ABOARD THE HDMS NIELS JUEL IN THE BALTIC SEA ― For the last two weeks, more than 40 NATO ships and 60 NATO aircraft have been operating in the Baltic Sea, with Russian observers never too far behind.

The activity is part of the 46th annual Baltic Operations exercise, which runs June 1-15. This year’s exercise builds on lessons learned from the previous exercise, with a focus on training the muscles needed for major combat operations, according to Commodore Søren Thinggaard Larsen, the Danish officer in charge of Standing NATO Maritime Group 1.

“I think what we are seeing during BALTOPS 18 so far is that the ambition level and the complexity of these [scenarios] and the exercises is higher than previous years,” Larsen said aboard his flagship during a June 5 interview.

“I think the participants are more prepared and more familiar with the doctrine used in the BALTOPS exercise, the exercise scenario. And I think that is a very good thing that we have had some years to familiarize with the scenarios and stuff like that.”

Like everything else related to NATO, BALTOPS took on more urgency since the 2014 Russian invasion of Ukraine. It forced alliance members’ naval forces to shift from a focus on counter-piracy to great power competition; Larsen acknowledged that the Danish military, at least, had lost some of its core competencies in this realm.

As a result, BALTOPS 18 is focused on increasing “our skills within warfare, the anti-air warfare, anti-surface warfare and anti-submarine warfare,” he said.

Larsen spoke with reporters during a visit to Denmark arranged by the Atlantic Council. Defense News, like other outlets, accepted travel and accommodations for the trip.

The first half of the BALTOPS exercise is heavily structured, with planned-out scenarios, of which everyone involved is aware, and the testing of general naval capabilities.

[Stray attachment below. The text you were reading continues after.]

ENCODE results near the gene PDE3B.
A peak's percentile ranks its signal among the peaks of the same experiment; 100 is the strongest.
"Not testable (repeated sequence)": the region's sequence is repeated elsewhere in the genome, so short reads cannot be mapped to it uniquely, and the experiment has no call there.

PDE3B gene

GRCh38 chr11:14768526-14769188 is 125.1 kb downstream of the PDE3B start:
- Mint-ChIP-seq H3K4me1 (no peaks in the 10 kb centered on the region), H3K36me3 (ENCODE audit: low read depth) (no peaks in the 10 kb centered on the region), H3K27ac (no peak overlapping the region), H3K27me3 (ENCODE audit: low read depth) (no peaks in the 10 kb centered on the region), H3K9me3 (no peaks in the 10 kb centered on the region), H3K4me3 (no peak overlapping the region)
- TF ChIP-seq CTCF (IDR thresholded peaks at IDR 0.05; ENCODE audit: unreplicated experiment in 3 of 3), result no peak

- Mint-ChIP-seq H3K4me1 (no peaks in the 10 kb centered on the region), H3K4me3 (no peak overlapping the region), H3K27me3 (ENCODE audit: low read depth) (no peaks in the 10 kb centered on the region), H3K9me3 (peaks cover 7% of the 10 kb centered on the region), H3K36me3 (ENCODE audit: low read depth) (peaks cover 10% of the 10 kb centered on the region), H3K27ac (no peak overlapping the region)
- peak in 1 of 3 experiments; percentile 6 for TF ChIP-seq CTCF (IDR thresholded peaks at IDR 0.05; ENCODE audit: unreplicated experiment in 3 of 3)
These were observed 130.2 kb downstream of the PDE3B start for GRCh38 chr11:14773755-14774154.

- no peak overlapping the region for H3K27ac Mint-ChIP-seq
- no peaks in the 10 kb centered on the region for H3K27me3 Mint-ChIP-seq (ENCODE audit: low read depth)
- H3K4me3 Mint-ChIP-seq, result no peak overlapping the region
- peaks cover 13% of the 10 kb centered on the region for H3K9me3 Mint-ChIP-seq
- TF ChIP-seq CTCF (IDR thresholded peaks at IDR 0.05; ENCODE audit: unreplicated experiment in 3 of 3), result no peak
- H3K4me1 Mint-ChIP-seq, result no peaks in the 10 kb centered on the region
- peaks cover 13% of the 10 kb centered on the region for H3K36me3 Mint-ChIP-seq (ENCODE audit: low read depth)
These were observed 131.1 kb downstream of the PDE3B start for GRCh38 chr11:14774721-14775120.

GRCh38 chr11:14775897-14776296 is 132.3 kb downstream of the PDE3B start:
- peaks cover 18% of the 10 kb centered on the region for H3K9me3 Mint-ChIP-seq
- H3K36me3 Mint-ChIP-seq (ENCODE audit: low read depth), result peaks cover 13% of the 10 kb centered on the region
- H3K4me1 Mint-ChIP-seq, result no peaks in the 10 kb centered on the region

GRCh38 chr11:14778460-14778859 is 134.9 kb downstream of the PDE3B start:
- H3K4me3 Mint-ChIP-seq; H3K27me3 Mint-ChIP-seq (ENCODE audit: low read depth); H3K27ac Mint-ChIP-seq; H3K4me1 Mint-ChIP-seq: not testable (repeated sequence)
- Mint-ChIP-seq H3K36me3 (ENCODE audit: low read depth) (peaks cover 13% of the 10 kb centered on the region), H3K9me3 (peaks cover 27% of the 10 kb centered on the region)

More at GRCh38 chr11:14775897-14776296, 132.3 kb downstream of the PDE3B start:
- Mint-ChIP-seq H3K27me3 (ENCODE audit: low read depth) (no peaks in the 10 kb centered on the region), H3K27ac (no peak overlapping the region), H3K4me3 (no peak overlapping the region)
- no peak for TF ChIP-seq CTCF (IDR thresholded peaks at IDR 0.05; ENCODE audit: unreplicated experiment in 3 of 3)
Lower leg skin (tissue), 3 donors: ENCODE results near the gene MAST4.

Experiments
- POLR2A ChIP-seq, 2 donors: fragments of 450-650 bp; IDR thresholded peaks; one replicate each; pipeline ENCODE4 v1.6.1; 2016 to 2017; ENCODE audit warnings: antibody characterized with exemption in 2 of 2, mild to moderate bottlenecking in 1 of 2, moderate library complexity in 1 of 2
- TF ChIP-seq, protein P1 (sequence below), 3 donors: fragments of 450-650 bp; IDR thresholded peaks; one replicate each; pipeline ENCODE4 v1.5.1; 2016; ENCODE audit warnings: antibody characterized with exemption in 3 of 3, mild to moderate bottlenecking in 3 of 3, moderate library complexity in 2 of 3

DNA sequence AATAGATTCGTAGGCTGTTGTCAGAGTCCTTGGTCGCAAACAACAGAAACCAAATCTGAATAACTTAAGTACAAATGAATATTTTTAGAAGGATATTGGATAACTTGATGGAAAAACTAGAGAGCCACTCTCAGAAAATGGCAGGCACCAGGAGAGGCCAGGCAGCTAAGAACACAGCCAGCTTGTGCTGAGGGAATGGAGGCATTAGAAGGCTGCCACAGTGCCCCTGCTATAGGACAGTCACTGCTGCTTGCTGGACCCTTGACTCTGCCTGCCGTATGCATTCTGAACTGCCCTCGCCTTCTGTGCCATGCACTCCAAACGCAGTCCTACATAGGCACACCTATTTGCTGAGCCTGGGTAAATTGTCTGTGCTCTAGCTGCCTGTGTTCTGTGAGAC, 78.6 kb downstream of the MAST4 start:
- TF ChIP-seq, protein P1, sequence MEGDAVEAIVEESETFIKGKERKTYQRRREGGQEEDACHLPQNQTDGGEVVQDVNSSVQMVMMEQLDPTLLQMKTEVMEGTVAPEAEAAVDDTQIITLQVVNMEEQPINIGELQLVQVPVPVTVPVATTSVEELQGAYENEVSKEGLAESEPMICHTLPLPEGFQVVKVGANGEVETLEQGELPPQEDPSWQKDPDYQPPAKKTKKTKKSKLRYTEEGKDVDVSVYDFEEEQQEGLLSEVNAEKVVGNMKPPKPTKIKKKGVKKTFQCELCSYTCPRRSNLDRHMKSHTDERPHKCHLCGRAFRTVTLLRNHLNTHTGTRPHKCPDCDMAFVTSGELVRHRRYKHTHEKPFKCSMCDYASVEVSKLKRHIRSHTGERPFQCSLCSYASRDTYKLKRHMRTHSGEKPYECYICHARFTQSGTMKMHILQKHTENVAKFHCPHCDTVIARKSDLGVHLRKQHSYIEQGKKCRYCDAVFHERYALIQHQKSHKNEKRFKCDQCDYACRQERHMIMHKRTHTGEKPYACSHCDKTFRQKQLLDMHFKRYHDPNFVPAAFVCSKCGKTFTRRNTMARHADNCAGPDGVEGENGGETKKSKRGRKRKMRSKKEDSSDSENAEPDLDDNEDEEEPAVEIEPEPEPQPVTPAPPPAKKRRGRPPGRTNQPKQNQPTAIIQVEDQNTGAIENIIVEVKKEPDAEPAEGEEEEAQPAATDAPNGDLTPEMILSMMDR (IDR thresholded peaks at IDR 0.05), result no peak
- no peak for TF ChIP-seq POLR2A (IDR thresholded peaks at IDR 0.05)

For instance, while on the ship, Defense News witnessed a live-fire exercise, with the frigate’s 35mm cannon taking aim at a target being carried by a contractor-operated plane.

The second half of the exercise, however, involves scenarios organized by the highest-level commanders, but individual ships are kept more in the dark to create natural reactions from crew members.

Standing NATO Maritime Group 1 is currently made up of four ships ― the Niels Juel as the flagship, the German Corvette FGS Erfurt, the Turkish frigate TCG Gediz and the Spanish frigate ESPS Álvaro de Bazán.

Asked whether there had been any issues with the Turkish vessel, given recent tension between Turkey and other NATO members, Larsen said there it was “not a problem at all,” saying the Turkish ship operated like any other NATO unit.

As in previous years, Russian forces are shadowing the event, keeping a close eye on how NATO forces operate. But Larsen says the Russians have been professional and kept a safe distance from the drills.

“I don’t think we see the same degree of harassment as we did during the high peaks of the Cold War, but we see a Russian presence in the Baltic Sea and we also see a Russian interest in what is going on in their backyard,” he said.

Danish air chief Maj. Gen. Anders Rex concurred, telling Defense News that “generally there are two times when we see increased activities: when the Russians are conducting exercises or when we’re conducting exercises.”

“In general, it’s been conducted in a professional manner. That’s my impression of what’s going on,” Rex added. “What we see is predictable, I think.”

However, information gathering on these exercises is different today than it was in 1982, and as a result, Larsen’s ships have had to take certain measures to protect themselves. The most basic: All members of the crew are required to have their phones on airplane mode, suspending some signal transmissions, so they can’t be hacked at a distance.

“It is very important that we learn about this new environment, that we learn how to handle it and how to protect ourselves from influence in the cyber area,” Larsen said of the requirement, noting that part of BALTOPS involves specific cyber scenarios.

The Niels Juel is one of three Iver Huitfeldt-class frigates currently employed by the Roayl Danish Navy. The ship operates under a concept that calls for a heavy amount of autonomy ― with only 117 crew members, almost everyone serves in some dual-hatted capacity, while relying on the systems to handle the basic operational needs. (For example, the crews that tied down the helicopter also serve in the mess hall.)

The Niels Juel is intended to operate with one of Denmark’s recently purchased MH-60 Seahawk helicopters, but the deck is large enough to accommodate one of its older AW101 helicopters.

Aaron Mehta was deputy editor and senior Pentagon correspondent for Defense News, covering policy, strategy and acquisition at the highest levels of the Defense Department and its international partners.

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